JH: Not really, but again, I think that can be attributed to the guidance I received. Maybe just the rate of rejection. You know intellectually that the odds aren’t in your favour, but after a certain number of “We regret to inform you” letters it takes a bit of a toll on you. For people about to go on the job market I’d say to just be prepared for that and know that it doesn’t have anything to do with your worth as a scholar, teacher, or person because it can feel that way sometimes. Once I realized that rejection is just a part of the process it became easier to take.

As for interviewing, I did some mock interviews and job talks in front of faculty and other grad students and I can’t stress how much that helped. Those should be mandatory. I can almost guarantee I would not have gotten this job without the mock job talk. It was awful and I probably would have walked out on myself if I had been in the audience. But that’s exactly the place where you want to have that bad experience, and it gave me the skills and confidence I needed for the real thing. For the actual interview, I guess just that it was a very long day. You always have to be on and that can be tough for some people.

JLH: In hindsight, is there anything you wish you’d known when you first started the PhD? Or anything you might have done differently?
JH: It’s hard to say because I ended up in what’s essentially my dream job at Brock. I’m researching what interests me, the courses I’m teaching and developing are the courses I’ve always wanted to teach, and the people I work with are wonderful. If I did anything differently, who knows, I might not be here.

One thing I did learn about the dissertation though is that at some point I had to stop reading; I had to stop worrying about making the dissertation perfect. I was really worried that my dissertation would have some glaring blind spot, that I would miss something obvious and important and I would be laughed out of my defense. So I just kept reading everything I could get my hands on, accumulating mountains of notes. There’s a benefit to that, obviously, but at some point it becomes an impediment. You can never know everything, even about your very specific topic, and I had to learn that that’s ok. If you try to know everything, you’ll just keep spinning your wheels. Of course, you can’t go too far on the other side of things and get complacent, but in my experience that’s almost never an issue. The problem for me was that I wanted it to be perfect and so ended up taking much longer to finish than was probably necessary. But everyone is different and that’s certainly not the only reason why dissertations take as long as they do.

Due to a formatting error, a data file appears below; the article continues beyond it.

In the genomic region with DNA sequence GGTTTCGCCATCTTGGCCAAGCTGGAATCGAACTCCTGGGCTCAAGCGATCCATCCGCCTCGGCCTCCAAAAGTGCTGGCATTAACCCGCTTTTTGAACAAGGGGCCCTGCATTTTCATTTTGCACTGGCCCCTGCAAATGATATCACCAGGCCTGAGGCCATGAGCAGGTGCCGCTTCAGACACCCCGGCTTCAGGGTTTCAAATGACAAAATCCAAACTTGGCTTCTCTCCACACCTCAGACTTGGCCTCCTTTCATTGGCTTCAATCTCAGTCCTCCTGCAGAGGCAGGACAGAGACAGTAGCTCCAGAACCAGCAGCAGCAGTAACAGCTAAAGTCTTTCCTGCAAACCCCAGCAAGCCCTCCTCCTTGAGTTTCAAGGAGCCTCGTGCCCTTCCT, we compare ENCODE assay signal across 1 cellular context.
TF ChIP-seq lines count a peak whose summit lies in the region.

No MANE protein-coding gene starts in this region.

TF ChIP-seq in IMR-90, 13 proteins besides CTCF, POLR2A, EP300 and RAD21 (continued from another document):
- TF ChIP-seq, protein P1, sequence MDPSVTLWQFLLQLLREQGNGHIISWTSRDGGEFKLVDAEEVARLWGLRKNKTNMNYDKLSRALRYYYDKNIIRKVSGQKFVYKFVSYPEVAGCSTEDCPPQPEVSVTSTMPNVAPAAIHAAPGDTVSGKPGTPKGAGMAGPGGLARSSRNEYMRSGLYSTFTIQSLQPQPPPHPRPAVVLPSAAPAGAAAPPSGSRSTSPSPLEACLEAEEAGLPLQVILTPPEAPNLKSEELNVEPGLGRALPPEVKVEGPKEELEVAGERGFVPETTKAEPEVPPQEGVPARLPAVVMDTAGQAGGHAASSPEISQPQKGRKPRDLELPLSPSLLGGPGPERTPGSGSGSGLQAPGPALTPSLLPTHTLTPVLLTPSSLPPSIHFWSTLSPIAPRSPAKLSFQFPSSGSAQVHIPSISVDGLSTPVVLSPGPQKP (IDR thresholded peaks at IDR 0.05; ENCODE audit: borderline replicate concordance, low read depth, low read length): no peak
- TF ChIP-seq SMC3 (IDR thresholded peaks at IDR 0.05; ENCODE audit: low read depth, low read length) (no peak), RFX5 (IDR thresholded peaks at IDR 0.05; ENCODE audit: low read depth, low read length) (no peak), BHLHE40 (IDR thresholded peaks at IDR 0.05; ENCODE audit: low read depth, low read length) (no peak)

Actually, one other thing is to seriously consider whether or not to make your dissertation open-access once it’s done. If anyone can just view your dissertation online at any time then publishers may be more hesitant to publish it as a book. I allowed mine to be open-access because I strongly believe that information should be as accessible as possible, but there are material considerations to keep in mind too. Mind you, I have colleagues who were able to get their re-worked dissertations published by very good firms, so it’s hard to say. It’s complicated and I don’t know what the right answer is, but it was just an issue I hadn’t anticipated.

JLH: Finally, what has been the biggest shift for you as you moved into a tenure-track position?
JH: Job security, for one. That’s the biggest thing no question. But in terms of the actual work, it’s more meetings! That’s honestly the biggest difference I’ve seen so far. The workload for teaching and research is certainly heavier, but I had expected that. I hadn’t expected that meetings would take up so much time and energy. Luckily I enjoy the committees I’m on and really like the people I’m working with. We’re setting up a new game design and development program slated to start next fall, and it’s exciting to be a part of that process. I guess just generally you feel like you’re more of a part of things in the department and the university and that’s nice. Otherwise you teach, you read and you write. Everyone coming out of UW English is more than prepared for that.